Citizens of New Delhi can expect something new as they gad about by auto-rickshaw – the soothing voice of satnav directing them to their destinations.
From May 1st all New Delhi’s 52,000 tuk tuks will be required to use GPS devices. State authorities hope this will reduce the overcharging and route deviation that plague the city’s on-demand transport system.
But Delhi’s attempt to drag the ubiquitous rickshaws into the 21st century is already causing controversy: drivers have been on strike since the beginning of the week.
GPS penetration in India is low but rising quickly. Most Indians in urban centres rely on auto-rickshaw drivers, taxi drivers and passers-by for directions. Among the young, internet navigation systems such as Google Maps are far more widely-used than satnav.
India, unlike China, is still in the process of developing its own GPS system and will launch the first of four planned satellites on April 15. Meanwhile, it relies on US satellites – so the system lacks precision, meaning users need more sophisticated, more expensive navigators.
In spite of this, usage of GPS technology is spreading rapidly.
CMC, a wholly owned subsidiary of Tata Consultancy, for example, provides GPS for 20,000 Indian Oil trucks operating across the country’s 28 states.
All of New Delhi’s 5,000 public and private buses are equipped with GPS devices. The city’s transport information system runs on GPRS provided by Airtel, one of India’s largest telecoms operators. Maps for the city’s transport system are provided by MapMyIndia.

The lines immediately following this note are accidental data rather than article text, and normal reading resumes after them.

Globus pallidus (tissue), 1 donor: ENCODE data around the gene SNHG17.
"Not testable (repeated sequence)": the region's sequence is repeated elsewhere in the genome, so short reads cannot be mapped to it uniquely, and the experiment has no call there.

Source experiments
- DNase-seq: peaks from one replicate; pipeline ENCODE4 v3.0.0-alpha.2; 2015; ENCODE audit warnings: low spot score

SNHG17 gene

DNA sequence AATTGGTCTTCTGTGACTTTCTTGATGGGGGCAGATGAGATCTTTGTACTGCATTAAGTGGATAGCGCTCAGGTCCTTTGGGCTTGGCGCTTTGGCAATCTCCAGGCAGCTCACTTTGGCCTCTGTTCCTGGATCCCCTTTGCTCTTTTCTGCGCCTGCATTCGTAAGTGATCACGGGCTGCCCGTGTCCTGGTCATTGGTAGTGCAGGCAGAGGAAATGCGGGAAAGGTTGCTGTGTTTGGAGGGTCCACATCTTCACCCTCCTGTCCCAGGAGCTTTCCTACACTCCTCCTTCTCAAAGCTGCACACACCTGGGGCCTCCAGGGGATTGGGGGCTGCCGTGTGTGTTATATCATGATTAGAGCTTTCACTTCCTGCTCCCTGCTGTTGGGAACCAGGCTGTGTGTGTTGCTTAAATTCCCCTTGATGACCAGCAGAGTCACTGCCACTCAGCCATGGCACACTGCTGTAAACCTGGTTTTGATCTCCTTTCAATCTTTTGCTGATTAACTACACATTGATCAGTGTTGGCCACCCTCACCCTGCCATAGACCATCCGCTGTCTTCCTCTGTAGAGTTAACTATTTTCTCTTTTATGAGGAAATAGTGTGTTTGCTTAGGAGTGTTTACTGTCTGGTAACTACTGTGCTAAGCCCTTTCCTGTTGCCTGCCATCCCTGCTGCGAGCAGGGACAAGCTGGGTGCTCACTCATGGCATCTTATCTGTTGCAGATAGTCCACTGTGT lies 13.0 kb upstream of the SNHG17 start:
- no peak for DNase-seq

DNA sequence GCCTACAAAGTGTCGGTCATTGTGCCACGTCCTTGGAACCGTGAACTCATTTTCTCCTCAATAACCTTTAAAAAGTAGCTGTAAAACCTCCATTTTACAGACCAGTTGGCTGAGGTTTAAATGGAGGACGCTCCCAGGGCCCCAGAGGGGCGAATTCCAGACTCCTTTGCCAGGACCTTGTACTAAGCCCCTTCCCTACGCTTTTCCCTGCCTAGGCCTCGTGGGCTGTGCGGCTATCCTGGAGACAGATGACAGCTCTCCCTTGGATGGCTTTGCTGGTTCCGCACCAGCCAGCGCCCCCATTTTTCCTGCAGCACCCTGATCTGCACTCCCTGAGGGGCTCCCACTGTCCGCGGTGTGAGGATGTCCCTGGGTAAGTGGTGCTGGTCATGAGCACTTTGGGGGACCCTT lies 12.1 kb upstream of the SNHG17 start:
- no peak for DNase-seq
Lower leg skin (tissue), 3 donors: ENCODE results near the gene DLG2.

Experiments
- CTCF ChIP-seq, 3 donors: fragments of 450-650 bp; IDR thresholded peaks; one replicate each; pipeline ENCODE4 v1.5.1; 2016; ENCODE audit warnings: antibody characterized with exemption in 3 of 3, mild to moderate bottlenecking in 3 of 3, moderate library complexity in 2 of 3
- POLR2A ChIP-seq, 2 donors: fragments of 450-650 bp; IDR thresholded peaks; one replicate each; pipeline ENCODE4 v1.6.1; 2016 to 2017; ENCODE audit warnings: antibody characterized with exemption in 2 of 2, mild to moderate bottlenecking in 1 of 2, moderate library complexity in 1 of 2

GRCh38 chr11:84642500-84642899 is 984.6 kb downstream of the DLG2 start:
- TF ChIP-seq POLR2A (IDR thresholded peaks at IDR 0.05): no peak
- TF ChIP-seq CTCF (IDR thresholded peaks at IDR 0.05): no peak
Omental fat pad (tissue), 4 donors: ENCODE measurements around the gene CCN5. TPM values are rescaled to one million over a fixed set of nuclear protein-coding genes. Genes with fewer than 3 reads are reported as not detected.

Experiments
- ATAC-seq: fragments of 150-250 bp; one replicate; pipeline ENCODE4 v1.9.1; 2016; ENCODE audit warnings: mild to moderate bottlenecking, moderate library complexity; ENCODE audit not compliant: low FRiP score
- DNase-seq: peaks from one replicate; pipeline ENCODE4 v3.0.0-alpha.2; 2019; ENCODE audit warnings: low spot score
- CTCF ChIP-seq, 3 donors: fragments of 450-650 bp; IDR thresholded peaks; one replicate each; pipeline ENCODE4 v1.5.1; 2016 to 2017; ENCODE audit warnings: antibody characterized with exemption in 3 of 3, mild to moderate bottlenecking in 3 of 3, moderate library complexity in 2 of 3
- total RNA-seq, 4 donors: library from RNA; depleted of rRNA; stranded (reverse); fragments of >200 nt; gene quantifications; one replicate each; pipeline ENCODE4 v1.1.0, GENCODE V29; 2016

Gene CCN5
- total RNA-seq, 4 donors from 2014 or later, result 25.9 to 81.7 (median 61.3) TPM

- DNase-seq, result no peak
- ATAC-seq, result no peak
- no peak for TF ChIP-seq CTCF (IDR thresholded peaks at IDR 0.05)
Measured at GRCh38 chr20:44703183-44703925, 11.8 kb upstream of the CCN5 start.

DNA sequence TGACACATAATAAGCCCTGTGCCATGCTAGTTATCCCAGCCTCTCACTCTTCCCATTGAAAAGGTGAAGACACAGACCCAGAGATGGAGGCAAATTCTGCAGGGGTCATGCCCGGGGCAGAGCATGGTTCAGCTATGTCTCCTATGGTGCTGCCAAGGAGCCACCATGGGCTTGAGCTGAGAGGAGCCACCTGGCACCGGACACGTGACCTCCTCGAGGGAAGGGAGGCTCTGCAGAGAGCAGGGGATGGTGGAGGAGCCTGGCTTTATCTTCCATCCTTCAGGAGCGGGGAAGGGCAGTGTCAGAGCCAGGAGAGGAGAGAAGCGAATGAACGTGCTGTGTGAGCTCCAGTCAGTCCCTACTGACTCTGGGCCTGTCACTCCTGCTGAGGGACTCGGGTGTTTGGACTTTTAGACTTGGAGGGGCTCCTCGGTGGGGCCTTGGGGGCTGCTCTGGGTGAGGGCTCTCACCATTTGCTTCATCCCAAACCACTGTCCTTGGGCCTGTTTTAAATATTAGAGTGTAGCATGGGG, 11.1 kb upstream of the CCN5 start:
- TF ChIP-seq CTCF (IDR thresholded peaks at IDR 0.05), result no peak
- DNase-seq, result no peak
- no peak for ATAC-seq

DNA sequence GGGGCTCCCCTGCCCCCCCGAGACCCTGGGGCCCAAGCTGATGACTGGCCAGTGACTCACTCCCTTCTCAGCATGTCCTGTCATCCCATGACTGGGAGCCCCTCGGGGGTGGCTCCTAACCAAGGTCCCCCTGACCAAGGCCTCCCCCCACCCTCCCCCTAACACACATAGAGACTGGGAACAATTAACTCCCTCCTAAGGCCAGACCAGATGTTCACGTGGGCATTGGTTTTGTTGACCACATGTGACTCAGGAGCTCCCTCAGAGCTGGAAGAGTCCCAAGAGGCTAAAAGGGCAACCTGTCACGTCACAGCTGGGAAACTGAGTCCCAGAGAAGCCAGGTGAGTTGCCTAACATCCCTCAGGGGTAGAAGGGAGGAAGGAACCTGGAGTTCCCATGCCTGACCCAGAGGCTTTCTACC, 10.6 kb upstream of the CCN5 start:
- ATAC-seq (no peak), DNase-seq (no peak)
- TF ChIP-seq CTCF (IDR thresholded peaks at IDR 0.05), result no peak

The current system will be expanded to provide backbone network for auto rickshaw drivers, said I S Rekhi of Delhi Integrated Multi Modal Transit System (DIMTS), a joint venture company of the Delhi state government and the Infrastructure Development Finance Company.
Rekhi told beyondbrics navigation devices on the city’s tuk tuks would be provided by Chennai-basd Applied DSP, part of Sobha developers. The navigator will be compatible with the city’s GPS network for buses and will cost Rs15,000 a year, payable monthly. Rickshaw drivers, most of whom rent their vehicles, are expected to pay this from their own pockets – quite a hit. However, the government insists it hiked fares in June last year to help drivers save up towards the expense of installing GPS devices.
The Delhi government hopes to have navigation devices on all vehicles within a year. They will be installed when tuk tuks go for inspection; those failing to comply will lose their licences.
Officials say the move will improve commuter convenience and security. It may well be exported to other Indian cities including Ahmedabad, Pune, Chandigarh and Chennai, say industry insiders.
But even the most modern GPS system cannot force tuk tuk drivers to go by the meter, which they often don’t. So it looks like commuters will carry the cost of a technology that tells rickshaw drivers what they already know – the cheapest and fastest way to get anywhere in the city.